Sounds like a strange topic. You will be amazed how many people struggle with listening. They hear the other party/parties, but they are not listening. Or based on their background, their perception of the message is different. Listening is the key to your journey, to your learning and to your successful future.

Here is some food for thought on the three levels of listening. Depending on the level you’re using, you will hear very different things. I use this all the time. It took discipline to start with. We listen or we think we are listening, but how often do you find yourself already formulating a response when the person who you are conversing with hasn’t even finished what they are saying? Yes, we all are guilty of this. Well, that can change – overtime of course with a bit of practice. Try out the techniques below.

Courtesy of Henry Berman and Jen Lachman.

Internal listening

  • Awareness is on me, the listener. I’m hearing my thoughts, my feelings, my ideas, and my judgments.
  • The question I’m asking myself here is, “What does this mean to me?”
  • At this level of listening, you may be listening to respond.
  • As a philanthropist, you may use internal listening to ensure your foundation’s needs and priorities, or your own goals as a leader, are being advanced in a conversation.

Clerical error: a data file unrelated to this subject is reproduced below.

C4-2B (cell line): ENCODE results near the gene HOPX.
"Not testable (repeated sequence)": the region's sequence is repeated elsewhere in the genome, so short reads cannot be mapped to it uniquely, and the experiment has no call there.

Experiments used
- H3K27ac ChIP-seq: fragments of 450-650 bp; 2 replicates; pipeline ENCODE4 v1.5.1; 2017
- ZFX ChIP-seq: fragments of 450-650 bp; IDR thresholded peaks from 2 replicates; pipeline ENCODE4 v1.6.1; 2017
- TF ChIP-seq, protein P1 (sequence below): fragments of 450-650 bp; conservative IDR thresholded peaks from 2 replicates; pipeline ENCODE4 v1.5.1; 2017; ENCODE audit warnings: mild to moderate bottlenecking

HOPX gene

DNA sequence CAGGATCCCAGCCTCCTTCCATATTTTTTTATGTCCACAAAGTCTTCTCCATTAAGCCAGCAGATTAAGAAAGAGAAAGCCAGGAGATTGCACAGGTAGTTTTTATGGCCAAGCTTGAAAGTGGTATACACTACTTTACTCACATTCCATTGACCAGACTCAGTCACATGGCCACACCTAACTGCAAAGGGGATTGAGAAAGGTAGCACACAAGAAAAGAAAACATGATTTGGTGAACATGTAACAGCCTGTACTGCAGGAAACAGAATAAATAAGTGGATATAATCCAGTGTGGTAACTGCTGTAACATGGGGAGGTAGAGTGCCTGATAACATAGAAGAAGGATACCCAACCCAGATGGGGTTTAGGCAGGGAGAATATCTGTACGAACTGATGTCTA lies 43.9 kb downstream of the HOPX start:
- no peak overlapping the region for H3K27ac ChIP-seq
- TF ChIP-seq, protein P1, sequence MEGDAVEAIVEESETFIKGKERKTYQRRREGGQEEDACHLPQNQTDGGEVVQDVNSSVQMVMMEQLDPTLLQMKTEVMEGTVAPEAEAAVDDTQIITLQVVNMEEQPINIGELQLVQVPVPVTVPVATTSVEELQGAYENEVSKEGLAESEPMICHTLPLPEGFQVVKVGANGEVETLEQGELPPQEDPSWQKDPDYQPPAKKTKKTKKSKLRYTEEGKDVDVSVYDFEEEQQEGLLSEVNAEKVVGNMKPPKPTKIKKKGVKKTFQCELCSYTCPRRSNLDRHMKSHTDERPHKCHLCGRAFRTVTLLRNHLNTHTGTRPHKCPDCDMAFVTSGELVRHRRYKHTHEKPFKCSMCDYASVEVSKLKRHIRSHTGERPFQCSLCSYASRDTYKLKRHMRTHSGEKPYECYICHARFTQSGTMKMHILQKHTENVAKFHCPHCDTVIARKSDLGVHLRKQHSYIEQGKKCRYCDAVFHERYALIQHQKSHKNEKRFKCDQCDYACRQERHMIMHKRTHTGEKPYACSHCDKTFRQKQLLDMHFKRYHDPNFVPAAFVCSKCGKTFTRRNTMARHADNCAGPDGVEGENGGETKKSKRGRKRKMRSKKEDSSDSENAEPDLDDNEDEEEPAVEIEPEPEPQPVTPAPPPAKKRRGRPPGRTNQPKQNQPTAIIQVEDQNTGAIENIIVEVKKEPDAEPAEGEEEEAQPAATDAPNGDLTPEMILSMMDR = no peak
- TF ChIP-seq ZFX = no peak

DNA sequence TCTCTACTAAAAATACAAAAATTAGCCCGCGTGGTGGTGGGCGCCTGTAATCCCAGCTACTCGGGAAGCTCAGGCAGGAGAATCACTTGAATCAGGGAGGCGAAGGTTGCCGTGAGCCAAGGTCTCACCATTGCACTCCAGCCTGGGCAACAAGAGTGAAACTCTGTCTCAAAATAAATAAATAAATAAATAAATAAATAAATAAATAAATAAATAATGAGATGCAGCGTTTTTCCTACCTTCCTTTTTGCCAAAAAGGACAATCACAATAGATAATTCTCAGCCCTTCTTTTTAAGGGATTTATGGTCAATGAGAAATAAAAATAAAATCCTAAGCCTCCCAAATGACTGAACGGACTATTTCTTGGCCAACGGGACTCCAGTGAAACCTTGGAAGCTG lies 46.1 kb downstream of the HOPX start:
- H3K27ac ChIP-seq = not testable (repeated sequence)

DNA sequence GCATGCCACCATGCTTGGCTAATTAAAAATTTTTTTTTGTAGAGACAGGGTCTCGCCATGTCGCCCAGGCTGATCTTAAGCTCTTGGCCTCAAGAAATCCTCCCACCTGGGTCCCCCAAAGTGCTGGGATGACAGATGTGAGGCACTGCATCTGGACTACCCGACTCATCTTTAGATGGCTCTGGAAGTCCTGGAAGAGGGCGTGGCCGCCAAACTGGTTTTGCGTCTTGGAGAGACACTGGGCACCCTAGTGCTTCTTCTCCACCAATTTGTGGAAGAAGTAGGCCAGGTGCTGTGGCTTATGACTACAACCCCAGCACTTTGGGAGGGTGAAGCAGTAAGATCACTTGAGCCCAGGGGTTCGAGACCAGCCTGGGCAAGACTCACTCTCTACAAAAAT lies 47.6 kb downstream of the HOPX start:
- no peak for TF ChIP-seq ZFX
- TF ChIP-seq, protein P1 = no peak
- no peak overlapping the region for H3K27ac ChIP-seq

Focused listening

  • I lose all awareness of self at this level of listening. I have laser focus on the other person.
  • I notice what the other person is saying and not saying (emotions, energy, and body language).
  • Focused listening allows us to hear people in a much deeper way. In philanthropy, you can use this level of listening to understand someone else’s unique ideas, thoughts, and perspectives.

Global listening

  • I have a 360-degree soft focus when I’m listening globally.
  • I’m listening to everything I can observe with my senses—in the person talking, in myself, and in the environment.
  • Global listening gives you greater access to your senses and intuition. As a philanthropist, you could use global listening during a site visit or a meeting with a group of people.

Having read this, which level of listening is easiest for you to access? And what does it take for you to shift into the other levels of listening—so that you can hear and understand others more deeply?

Rate yourself. Repeat this exercise on a weekly basis. Ask your friends, family, colleagues, etc for feedback. Is there a difference?
Good luck!